Visiting the Texas Gulf Coast

| March 10, 2024

In Honor of Texas Spring Break, here’s what ChatGPT says are the best places to go and stay on the Texas Gulf Coast. Cross reference these with your favorite saltwater fly fishing grounds, and maybe, just maybe, you can have your cake and eat it too; you do what you want while family can find entertainment for days and days on end.

The Texas Gulf Coast offers a variety of vacation spots, each with its own unique charm. Here are some of the best spots to consider:

  1. Galveston – Known for its historic architecture, sandy beaches, and family-friendly attractions, Galveston offers a mix of relaxation and entertainment. Visit the historic Pleasure Pier, Moody Gardens, or take a stroll along the Strand Historic District.
  2. Corpus Christi – This coastal city offers miles of sandy beaches, great fishing spots, and attractions like the Texas State Aquarium and the USS Lexington Museum. You can also explore the Padre Island National Seashore, a pristine coastal wilderness.
  3. South Padre Island – Known for its beautiful beaches and vibrant nightlife, South Padre Island is a popular destination for spring breakers and families alike. Enjoy water sports, dolphin watching, and beachfront dining.
  4. Rockport – A charming coastal town known for its art galleries, fishing piers, and natural beauty. Visit the Rockport Beach Park, the Texas Maritime Museum, or take a boat tour of the surrounding bays and estuaries.
  5. Port Aransas – Located on Mustang Island, Port Aransas offers miles of sandy beaches, great fishing opportunities, and a laid-back atmosphere. Explore the shops and restaurants in the town center or spend your days relaxing on the beach.

These are just a few of the many vacation spots along the Texas Gulf Coast. Whether you’re looking for relaxation, adventure, or a bit of both, you’re sure to find something to suit your tastes along the beautiful Texas coastline.

Isn’t It Interesting?

So ChatGPT fully misses South Padre Island, Texas! It’s interesting, but not surprising at all to me! After growing up “down there” and updating my knowledge by living there in 2022-23, I realized a few things:

  • The LOCAL* fly fishing population has almost no desire for “word to get out” about the fishery, and go out of their way to keep the Lower Laguna Madre secrets … “off the radar.”
  • The local governments have had plenty of good times with little self-promotion, and the result were – a gradual falling away of the spring break crowds that once overwhelmed the small island. Remember MTV’s weeks there? Now they are more actively advertising to bring back the crowds and offset the pandemic’s economic devastation.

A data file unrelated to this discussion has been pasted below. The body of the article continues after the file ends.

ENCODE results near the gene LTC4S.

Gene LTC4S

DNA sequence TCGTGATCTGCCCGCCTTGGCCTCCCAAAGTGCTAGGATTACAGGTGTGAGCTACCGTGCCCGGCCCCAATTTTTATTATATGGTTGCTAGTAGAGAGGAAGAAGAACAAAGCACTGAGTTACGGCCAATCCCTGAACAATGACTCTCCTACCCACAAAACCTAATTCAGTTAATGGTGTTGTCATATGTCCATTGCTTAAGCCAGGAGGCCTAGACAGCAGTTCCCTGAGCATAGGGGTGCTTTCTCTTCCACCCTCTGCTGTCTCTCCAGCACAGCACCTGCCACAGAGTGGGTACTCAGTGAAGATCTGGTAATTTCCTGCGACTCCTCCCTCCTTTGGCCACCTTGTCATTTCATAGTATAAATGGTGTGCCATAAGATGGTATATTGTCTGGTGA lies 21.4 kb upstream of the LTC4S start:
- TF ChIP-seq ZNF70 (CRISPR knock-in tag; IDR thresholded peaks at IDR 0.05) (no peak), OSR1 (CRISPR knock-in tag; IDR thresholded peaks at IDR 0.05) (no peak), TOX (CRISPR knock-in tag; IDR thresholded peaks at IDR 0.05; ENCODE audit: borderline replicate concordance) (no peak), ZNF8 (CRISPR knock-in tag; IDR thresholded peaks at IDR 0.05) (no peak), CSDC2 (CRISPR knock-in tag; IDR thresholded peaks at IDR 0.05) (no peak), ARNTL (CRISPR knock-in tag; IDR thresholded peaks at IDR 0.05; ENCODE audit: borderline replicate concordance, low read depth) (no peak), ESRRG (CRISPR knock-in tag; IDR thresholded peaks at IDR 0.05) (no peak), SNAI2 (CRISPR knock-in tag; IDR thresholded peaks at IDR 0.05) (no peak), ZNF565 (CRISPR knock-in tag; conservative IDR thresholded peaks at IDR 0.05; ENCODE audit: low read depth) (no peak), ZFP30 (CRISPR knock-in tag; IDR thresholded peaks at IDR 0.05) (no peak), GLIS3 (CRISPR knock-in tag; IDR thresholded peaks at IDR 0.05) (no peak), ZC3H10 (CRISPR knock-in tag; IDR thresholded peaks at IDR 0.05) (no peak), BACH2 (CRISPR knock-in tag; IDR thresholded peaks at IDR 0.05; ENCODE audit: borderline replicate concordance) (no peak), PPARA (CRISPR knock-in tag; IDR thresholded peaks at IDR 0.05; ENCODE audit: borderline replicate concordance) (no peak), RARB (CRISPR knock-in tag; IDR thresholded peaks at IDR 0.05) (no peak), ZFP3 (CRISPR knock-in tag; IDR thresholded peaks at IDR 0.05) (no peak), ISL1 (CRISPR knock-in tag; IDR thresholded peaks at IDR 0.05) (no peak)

• It is still a long way from just about everywhere in Texas to South Padre Island.
  • Unfounded fear of drug cartels on the Island drove people away. There is more cartel movement UP the Gulf Coast than on South Padre Island.

Probably the first thing first-time visitors to South Padre Island, Texas, see is the sky-scraping condos. And when I showed the Island to the owner of the new Island fly shop, I started-up there, (who had only recently heard of South Padre Island)? Like so many, overwhelmed, simply overwhelmed by what he and they see. There are a lot of people, new Texans and old, who have no idea what lies south of The Alamo in San Antonio, Texas. I understand.

L-R: Cathleen Harris, Shannon Drawe and my sweet Mom. Our house, 3401 Gulf Blvd. South Padre Island on the left. (1965)

I guess I take the beauty of South Padre and my history there for granted. Up until the time I did the start-up, I assumed every good Texan knew about the Island. For me, it is ingrained like sand in a baby’s butt crack.

*LOCAL is a term thrown around pretty loosely. There are a number of fly fishing folks there that are not locals, except in current geographic terms. It’s just fine to me, and nowadays I find it mostly amusing and a factor (for some) of their own insecurities about not being a true local.

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Category: Body-Mind-Soul, Destination Fly Fishing, Fly Fishing World Destinations, Life Observed, Saltwater Fly Fishing Texas

About the Author () is where to find my other day job. I write and photograph fish stories professionally, and for free here! Journalist by training. This site is for telling true fishing news stories, unless otherwise noted.

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